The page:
that single-minded worship at the free-market altar doesn’t work. Taiwan
has a series of practical incentives and measures to ensure national
competitiveness. This is interventionism on a grand scale - something
Britain’s economic planners jettisoned with contempt two decades ago.
In contrast to Europe, east Asia’s economic performance has been
dazzling. They have succeeded in catching up rapidly with advanced
nations’ living standards and aspirations. In the past five years, all
but two of the world’s ten fastest-growing nations have been in east
Asia. These economies, led by Japan and the little dragons (Hong Kong,
Singapore, Korea, Taiwan), pursued single-minded export growth
strategies, open-door investment polices, constrained government
spending and high savings rates.
But it isn’t government or fiscal policy which stands out most clearly
to differentiate the dragons; it is a long-laid, deeply felt and
ruthlessly implemented emphasis on education and investment in human
capital. Coupled with unmatched labour-market flexibility and a growing
belief in R&D and technology, it is learning advantage, the knowledge-
creating company that has kept unemployment in the Pacific countries
astonishingly low: at about a quarter of mainland Europe’s.
So there are hard lessons to be learnt by UK management: the home team
needs radical overhaul. Despite recent Heseltine-led competitiveness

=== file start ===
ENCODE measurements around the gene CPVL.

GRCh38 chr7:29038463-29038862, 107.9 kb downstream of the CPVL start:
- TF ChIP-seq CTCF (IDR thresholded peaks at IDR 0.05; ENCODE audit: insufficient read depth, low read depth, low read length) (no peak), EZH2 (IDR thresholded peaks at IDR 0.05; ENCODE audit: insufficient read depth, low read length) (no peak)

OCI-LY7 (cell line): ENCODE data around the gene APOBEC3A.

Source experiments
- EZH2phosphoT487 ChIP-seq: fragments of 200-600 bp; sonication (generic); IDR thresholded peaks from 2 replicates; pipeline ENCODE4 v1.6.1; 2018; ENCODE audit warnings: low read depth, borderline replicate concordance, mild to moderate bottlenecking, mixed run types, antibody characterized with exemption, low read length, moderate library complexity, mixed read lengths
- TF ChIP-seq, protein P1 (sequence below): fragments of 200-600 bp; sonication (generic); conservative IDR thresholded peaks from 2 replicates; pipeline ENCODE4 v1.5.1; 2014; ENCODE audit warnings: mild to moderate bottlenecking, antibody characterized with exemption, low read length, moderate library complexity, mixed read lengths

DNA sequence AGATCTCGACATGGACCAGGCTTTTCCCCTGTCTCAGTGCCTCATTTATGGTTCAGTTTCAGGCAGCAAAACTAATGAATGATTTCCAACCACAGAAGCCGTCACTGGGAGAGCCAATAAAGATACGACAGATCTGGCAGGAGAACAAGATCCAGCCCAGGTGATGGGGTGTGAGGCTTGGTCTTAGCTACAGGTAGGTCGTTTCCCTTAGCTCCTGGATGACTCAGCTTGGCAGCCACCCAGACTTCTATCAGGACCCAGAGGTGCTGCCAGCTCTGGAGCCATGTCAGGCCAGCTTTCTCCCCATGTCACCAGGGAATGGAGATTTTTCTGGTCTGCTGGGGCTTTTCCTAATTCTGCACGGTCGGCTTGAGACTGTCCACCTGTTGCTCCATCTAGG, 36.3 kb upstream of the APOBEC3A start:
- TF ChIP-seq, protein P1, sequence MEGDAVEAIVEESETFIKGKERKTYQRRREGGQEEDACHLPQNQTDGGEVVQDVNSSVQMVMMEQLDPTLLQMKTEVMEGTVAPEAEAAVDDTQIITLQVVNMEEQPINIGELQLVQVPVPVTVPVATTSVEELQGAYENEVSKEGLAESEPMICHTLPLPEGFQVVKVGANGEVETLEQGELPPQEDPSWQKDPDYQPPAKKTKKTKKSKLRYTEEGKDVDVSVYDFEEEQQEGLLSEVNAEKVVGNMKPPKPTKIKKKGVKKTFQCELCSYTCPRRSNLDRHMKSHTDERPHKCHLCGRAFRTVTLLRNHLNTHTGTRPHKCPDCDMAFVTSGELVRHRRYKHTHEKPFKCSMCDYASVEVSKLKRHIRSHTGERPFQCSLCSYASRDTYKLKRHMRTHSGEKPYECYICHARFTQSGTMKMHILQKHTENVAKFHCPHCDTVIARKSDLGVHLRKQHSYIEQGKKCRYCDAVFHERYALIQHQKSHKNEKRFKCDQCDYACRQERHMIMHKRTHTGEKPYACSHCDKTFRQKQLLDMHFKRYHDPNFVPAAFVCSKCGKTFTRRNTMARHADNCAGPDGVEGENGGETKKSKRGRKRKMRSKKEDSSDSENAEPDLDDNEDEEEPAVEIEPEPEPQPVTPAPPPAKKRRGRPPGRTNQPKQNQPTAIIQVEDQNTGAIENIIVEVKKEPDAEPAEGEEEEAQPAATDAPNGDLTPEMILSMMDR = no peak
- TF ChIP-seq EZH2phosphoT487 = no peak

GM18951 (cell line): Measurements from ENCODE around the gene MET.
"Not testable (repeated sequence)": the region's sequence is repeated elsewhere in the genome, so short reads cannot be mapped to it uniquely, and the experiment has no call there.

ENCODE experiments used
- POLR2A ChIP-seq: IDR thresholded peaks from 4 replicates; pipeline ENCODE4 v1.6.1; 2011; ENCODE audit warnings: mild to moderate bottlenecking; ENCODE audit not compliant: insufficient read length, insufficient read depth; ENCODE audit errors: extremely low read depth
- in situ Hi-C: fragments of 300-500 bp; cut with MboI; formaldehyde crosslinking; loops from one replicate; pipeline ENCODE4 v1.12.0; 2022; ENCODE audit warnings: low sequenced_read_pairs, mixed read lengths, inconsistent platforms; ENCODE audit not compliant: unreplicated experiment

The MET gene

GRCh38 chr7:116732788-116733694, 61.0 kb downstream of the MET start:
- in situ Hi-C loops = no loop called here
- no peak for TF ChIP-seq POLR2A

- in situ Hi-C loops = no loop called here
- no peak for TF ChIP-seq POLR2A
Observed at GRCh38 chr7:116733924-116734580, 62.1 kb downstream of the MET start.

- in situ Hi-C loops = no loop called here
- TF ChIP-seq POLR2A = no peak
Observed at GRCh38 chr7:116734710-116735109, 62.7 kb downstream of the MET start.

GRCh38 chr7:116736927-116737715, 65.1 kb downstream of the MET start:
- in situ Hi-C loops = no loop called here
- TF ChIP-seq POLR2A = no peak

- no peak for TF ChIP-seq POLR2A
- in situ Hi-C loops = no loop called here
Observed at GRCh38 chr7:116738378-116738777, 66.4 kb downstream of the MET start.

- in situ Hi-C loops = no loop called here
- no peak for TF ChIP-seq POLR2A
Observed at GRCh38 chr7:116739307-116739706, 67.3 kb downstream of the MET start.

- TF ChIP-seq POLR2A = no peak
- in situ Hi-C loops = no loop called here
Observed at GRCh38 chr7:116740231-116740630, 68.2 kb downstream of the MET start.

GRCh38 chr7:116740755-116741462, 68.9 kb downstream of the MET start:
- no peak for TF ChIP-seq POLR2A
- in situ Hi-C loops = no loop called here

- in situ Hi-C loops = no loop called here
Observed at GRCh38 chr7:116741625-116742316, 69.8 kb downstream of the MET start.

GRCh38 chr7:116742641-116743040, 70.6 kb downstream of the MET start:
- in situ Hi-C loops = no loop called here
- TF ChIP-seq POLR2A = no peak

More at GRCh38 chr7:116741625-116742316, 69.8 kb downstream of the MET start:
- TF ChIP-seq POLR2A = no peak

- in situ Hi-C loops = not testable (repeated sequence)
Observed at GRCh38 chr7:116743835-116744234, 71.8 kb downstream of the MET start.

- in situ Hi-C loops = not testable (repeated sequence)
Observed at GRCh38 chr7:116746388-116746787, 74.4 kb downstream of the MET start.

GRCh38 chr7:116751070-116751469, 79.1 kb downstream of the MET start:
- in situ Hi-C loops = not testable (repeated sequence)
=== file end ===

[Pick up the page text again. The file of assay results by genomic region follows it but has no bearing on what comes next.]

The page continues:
initiatives, nothing significant has changed. We may be mastering the
language, but performance has yet to respond. It’s the long-term
standards that matter. We certainly haven’t grasped this yet as a
nation. It will be interesting to see whether the marketing leaders
attending the Forum feel any different from their peer group.
They will certainly know that UK business, and particularly its
marketing people and practice, has to play a key role in lifting our
game. We perform especially poorly in the area of business management.
Entrepreneurship and innovation are key marketing areas and see us in
the bottom third of the WEF’s measured nations (38th out of 49). In the
other key marketing-driven areas, we paddle in gently below the race’s
* Customer orientation 25th
* Time to get to market 27th
* Time to innovate 23rd
* Total quality approach 6th
* Strategy implementation 22nd
Weren’t some of these disciplines pioneered in Britain’s marketing
companies? Years of dedicated downsizing and delayering have left the UK
in an appalling 35th place (bottom third!) for ‘supply of competent
managers’ - it’s heartening that 1000 of them are still around to spend
two days on a boat together. In Europe, we are in 15th place for
competent management supply, ahead only of the former Eastern bloc
countries, a scarcely credible rating.
There is one further and perhaps more critical area. Overall, our
education system comes 35th out of 49 in the world, 40th in business
training (bottom in Europe) and our availability of skilled labour 34th,
again rock bottom in Europe. We also have motivational deficiencies on a
grand scale: workforce motivation, 26th; incentive to succeed, 43rd; and